AEM 6.3: First Impressions

Adobe Experience Manager’s latest release became generally available on the 26th of April 2017 and being Adobe Partners we got the opportunity to try it out hot off the press. It’s a minor release but introduces some new key features that go a long way to make Adobe Experience Manager a more enjoyable product to use. Not only from an authoring standpoint but also for developers. Here’s some of the great things about 6.3 as well as the “not so great”.

Adobe Innovation Session: Customer Journey Management

As part of the Adobe Partner program, various sessions and events are organized to keep partners updated on the latest features of the Adobe Marketing Cloud platform. Best practices are also talked about in order to deliver high quality solutions to clients that invest in Adobe’s digital experience management solutions.

On February 15th, Shine Solutions was invited to an Adobe Innovation Session with a focus on managing the Customer Journey in a cross-channel marketing environment. This is a summary of what we heard that day.

Demystifying shortened and extension-less URLs in AEM

Your company has decided to migrate their web presence to Adobe Experience Manager and you’re getting to the tail end of the project. This is usually the point when you realise your URLs need to be shortened, because, let’s be frank: who wants to see “/content” in their URL? And, whilst we’re at it, you should probably get rid of that “html” extension as well.

So the problem we’re trying to solve is how to turn a URL like http://acme.com/content/acme/en/about.html into http://acme.com/about. There are various ways of going about it and naturally there are trade offs with each approach. In this post I’m going to summarise each approach and it’s tradeoffs.

Style Guides and AEM: Fitting a Square Peg in a Round Hole

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There is a push in the industry to code against an external style guide to maintain consistent styling, have a reusable set of components to build applications with and provide a shared vocabulary for teams to communicate. The goal is that any web application built in an organisation can make use of this style guide to re-use existing CSS rules and/or Javascript functions. For example, one of the more well-known and recently-published style guides is the U.S. Web Design Standards, which will enable U.S. government agencies to create a unified user experience throughout their web applications.

When dealing with modern web applications, integrating a style guide is a relatively straightforward process. It often involves leveraging the existing Javascript build tooling to pull assets down via npm, and then having those assets processed as part of the build pipeline along with your application’s styles/scripts. Alternately, you can simply copy-paste a version of your style guide’s artifacts into your application – the quick and dirty way.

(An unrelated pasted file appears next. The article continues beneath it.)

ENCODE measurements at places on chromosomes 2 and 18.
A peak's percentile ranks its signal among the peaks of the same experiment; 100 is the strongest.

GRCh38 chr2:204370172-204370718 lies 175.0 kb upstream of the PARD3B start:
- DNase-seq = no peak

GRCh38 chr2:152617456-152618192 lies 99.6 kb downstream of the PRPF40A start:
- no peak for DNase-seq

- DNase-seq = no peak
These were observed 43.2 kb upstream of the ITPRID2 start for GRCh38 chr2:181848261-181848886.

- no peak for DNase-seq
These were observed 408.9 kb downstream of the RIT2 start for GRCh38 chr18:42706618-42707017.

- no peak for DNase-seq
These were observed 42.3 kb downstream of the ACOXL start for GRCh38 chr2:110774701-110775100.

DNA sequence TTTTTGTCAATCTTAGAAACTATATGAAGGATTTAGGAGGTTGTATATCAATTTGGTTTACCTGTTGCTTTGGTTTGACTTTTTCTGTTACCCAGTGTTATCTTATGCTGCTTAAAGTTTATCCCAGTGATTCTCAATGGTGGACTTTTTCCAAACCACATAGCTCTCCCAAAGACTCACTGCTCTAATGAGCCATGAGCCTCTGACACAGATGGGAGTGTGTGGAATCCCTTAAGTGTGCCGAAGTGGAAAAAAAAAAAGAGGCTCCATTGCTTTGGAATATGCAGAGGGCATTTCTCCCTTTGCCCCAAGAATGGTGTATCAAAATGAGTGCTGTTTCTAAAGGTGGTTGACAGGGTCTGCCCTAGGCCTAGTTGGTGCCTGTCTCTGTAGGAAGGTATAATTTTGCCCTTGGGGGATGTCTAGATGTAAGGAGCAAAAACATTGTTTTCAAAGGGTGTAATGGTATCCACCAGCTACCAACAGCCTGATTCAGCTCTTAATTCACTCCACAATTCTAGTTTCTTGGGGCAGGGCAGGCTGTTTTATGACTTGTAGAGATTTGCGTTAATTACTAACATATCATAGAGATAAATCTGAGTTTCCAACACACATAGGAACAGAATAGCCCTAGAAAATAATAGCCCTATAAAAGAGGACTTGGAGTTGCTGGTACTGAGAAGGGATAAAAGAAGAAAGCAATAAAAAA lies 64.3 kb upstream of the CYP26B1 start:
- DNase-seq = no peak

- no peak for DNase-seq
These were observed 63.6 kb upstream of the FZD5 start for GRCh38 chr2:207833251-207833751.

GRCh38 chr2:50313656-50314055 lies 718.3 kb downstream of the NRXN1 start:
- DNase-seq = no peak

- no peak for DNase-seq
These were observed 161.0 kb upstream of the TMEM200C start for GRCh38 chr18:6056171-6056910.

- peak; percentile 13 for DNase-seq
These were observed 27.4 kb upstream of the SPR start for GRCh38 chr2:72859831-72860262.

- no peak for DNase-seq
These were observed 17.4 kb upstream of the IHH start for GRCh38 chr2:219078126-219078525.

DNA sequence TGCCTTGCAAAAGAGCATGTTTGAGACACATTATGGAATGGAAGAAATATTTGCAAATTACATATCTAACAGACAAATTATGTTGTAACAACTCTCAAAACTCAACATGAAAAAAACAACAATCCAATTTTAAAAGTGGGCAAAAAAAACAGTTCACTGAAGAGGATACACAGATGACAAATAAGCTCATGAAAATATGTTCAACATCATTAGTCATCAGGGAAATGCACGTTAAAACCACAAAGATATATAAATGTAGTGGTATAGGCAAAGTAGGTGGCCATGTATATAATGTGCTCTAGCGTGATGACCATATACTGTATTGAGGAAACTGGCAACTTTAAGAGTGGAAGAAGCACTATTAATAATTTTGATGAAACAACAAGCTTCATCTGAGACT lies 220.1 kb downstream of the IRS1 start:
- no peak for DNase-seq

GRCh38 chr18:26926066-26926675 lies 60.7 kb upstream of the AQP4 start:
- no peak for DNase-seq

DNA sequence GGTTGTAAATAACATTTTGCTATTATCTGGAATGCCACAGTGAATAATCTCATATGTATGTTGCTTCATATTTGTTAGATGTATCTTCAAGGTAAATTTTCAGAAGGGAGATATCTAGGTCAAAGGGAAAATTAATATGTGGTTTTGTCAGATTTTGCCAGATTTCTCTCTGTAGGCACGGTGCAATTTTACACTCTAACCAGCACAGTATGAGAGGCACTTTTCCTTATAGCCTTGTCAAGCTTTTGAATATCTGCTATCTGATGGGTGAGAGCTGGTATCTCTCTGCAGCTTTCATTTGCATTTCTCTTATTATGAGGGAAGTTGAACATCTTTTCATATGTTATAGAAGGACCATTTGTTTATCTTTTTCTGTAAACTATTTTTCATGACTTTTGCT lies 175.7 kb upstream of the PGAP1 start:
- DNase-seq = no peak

However, things are not always this easy. In my experience working with AEM/CQ, integrating a style guide into a project has consistently been a challenge.

To be fair, style guides are not to be blamed for this. AEM’s strict file structure, meta-data (.content.xml files and the like) and reliance on Java technologies can make it challenging to integrate with Javascript-based tooling. Each project generally ends up with a set of custom scripts to achieve this integration, resulting in a solution that is simply not maintainable. If you’ll indulge me for a moment, I’d like to take this opportunity to run through a few solutions I’ve come across to integrate style guides with AEM.

Tips for AEM Beginners

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I started using Adobe Experience Manager (CQ 5.6.1) with a focus on component development and building OSGi services and I strongly believe that learning how to leverage AEM’s capabilities (as well as it’s underlying technologies like Apache Sling) are key to a successful CMS implementation.
With that in mind, I’ve been keeping a list of useful tips and tricks that I’d like to share with you. These are mostly about increasing productivity when working with AEM or just general things I wish I knew about earlier. This post is targeted more at developers starting out with AEM but I’m also hoping more seasoned users can benefit from it too.

Adobe Innovation Session (June 2015)

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As part of the Adobe Partner program, various sessions and events are organised to keep partners updated on the latest features of the Adobe Marketing Cloud platform. Best practices are also talked about in order to deliver high quality solutions to clients that invest in Adobe’s digital experience management solutions.

On June 3rd, Shine Technologies was invited to an Innovation Session with a focus on leveraging the Adobe Marketing Cloud to deliver engaging customer experiences.

Battling it out for glory at Battlehack

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WHAT A WEEKEND! I’m still recovering from the 24 hours of coding and the unhealthy amount of coffee and snacks I’ve ingested during this hackathon.

Two weeks ago, Melbourne was host to the first Battlehack of 2015. “What’s a Battlehack?” I hear you ask. Well Battlehacks are competitions sponsored by Braintree (a Paypal company) where teams of developers face off over 24 hours to create the most creative hack that benefits the local or global community. The venue, which was the Plaza Ballroom on Collins St was well worth a mention. The vast ballroom was decked out with food stations, sleep and massage stations, and most importantly, our hacking stations, or tables of 4 for the long night ahead.